Jewel Samad/AFP/Getty Images
President Obama listens as Secretary of State Hillary Rodham Clinton speaks at the State Department in Washington on Dec. 13, 2010.
President Obama listens as Secretary of State Hillary Rodham Clinton speaks at the State Department in Washington on Dec. 13, 2010. Jewel Samad/AFP/Getty Images
Though his approval ratings have fallen sharply over the past two years, President Obama remains the nation's most-admired man, Gallup and USA Today report.
Their annual "most-admired" list shows that 22 percent of the 1,019 people surveyed chose Obama. At No. 2: former President George W. Bush, who was the choice of 5 percent.
Obama has topped the list three straight years. His "most-admired" numbers (like his approval ratings) have fallen, though. He was the choice of 32% in late 2008 and 30% in 2009.
And though he's easily held on to the top spot, as Gallup reminds us it's no big surprise that a president comes in at No. 1:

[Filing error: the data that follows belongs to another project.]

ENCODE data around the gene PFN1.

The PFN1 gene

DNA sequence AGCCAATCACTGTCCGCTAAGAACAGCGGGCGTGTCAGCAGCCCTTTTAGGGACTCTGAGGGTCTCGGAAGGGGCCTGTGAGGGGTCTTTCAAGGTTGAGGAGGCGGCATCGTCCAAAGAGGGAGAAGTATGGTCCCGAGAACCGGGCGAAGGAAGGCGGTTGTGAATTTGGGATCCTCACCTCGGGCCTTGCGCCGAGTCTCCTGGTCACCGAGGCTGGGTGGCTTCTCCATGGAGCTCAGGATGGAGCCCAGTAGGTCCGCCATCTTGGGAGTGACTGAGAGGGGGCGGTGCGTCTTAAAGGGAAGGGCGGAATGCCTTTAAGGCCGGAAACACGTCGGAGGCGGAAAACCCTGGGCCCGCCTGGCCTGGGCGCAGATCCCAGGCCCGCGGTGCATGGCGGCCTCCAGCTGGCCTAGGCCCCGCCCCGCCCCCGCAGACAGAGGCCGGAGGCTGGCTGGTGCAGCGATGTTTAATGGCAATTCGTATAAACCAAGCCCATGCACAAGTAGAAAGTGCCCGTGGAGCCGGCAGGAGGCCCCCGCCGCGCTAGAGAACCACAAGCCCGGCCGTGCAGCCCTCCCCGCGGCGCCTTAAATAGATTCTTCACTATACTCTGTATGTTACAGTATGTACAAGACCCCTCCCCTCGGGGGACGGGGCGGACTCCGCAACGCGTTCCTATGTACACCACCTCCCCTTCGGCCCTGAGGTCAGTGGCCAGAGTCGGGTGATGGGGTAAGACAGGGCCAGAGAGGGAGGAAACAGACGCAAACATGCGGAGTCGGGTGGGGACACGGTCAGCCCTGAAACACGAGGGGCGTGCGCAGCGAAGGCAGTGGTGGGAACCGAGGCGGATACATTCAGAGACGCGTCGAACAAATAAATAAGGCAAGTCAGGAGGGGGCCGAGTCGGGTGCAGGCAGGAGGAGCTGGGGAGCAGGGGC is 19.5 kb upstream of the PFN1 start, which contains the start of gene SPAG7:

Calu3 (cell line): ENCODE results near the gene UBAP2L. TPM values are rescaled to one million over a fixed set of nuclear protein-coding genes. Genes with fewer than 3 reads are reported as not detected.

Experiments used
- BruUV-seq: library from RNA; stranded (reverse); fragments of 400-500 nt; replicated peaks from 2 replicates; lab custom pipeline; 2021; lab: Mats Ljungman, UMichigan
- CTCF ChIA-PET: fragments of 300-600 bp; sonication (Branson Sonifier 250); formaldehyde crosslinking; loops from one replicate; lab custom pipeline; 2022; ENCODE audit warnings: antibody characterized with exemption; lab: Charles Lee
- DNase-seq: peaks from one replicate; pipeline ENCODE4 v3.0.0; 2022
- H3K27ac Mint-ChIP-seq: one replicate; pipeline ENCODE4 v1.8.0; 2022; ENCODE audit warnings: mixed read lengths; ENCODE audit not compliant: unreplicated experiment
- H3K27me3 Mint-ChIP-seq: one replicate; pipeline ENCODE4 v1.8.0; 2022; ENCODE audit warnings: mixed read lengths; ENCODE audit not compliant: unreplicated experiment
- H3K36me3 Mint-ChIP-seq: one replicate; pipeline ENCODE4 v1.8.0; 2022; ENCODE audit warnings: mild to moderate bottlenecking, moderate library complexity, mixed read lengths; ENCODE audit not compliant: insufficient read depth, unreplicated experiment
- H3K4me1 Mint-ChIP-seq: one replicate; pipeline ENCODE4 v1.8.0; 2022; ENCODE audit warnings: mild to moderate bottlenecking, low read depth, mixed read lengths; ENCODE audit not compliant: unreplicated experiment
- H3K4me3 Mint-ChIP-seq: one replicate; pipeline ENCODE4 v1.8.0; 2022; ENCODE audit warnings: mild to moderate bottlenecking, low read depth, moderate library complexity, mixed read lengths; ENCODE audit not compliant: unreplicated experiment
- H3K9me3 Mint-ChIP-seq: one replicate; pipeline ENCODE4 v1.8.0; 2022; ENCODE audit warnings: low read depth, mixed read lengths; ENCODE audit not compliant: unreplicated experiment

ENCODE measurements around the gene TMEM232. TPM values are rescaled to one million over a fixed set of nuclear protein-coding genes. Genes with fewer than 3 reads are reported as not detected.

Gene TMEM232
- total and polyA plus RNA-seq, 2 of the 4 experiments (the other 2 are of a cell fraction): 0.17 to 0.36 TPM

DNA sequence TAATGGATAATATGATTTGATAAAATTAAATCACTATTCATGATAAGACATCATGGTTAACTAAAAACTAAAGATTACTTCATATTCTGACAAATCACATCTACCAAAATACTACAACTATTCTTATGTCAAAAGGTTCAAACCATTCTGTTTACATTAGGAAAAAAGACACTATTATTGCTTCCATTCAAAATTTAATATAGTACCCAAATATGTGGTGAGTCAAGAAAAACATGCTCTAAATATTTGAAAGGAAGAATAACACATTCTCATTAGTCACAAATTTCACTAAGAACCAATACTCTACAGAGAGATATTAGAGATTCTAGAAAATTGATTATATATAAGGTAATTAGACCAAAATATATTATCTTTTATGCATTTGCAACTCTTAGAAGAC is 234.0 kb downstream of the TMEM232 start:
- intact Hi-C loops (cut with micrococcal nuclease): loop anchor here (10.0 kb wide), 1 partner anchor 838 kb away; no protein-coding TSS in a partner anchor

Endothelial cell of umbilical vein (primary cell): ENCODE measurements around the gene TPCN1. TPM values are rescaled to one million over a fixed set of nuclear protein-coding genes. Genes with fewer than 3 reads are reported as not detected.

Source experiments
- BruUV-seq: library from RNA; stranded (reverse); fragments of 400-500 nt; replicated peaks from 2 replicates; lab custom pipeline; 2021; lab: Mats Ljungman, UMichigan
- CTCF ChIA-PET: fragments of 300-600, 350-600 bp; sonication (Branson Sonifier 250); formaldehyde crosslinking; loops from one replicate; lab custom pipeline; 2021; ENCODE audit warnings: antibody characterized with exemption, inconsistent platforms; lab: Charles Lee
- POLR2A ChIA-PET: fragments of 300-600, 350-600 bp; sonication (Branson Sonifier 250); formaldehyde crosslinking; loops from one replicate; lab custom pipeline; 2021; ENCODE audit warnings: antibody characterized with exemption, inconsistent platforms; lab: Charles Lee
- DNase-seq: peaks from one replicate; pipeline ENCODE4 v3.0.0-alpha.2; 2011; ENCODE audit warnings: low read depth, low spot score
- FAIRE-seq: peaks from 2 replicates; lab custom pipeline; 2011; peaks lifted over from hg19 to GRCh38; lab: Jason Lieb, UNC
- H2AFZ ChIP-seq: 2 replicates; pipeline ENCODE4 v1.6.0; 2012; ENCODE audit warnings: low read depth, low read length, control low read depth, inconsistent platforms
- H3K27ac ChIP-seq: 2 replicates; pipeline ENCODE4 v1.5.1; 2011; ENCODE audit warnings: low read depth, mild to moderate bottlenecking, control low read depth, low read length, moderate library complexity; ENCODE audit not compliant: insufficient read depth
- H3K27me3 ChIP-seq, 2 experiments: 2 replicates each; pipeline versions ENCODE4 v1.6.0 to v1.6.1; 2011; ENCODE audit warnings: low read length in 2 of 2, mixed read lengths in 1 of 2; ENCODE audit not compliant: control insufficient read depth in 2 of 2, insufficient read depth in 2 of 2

"Sitting presidents have dominated Gallup's Most Admired Man poll over the years, achieving No. 1 in 52 out of 64 measures since Gallup initiated the question in 1946."
Secretary of State Hillary Rodham Clinton remains the solid top No. 1 as most-admired woman, finishing first for the ninth straight year. Gallup says the top six among women this year were the same as in 2009. The latest numbers:
— Clinton, the choice of 17 percent.
— Former Alaska Gov. Sarah Palin, 12 percent.
— TV host/media mogul Oprah Winfrey, 11 percent.
— First lady Michelle Obama, 5 percent.
— Former secretary of State Condoleezza Rice, 2 percent.
— Queen Elizabeth, 2 percent.
Other notes from the survey:
— Among men, former President Bill Clinton got 4 percent of the vote. Tied at 2 percent each: South Africa's Nelson Mandela, Microsoft's Bill Gates, Pope Benedict XVI, the Rev. Billy Graham, former President Jimmy Carter and Fox News Channel's Glenn Beck. The Dalai Lama got 1 percent.
— Five women each got about 1 percent support. They are: actress Angelina Jolie, former British Prime Minister Margaret Thatcher; democracy champion Aung San Suu Kyi, and former first ladies Laura and Barbara Bush.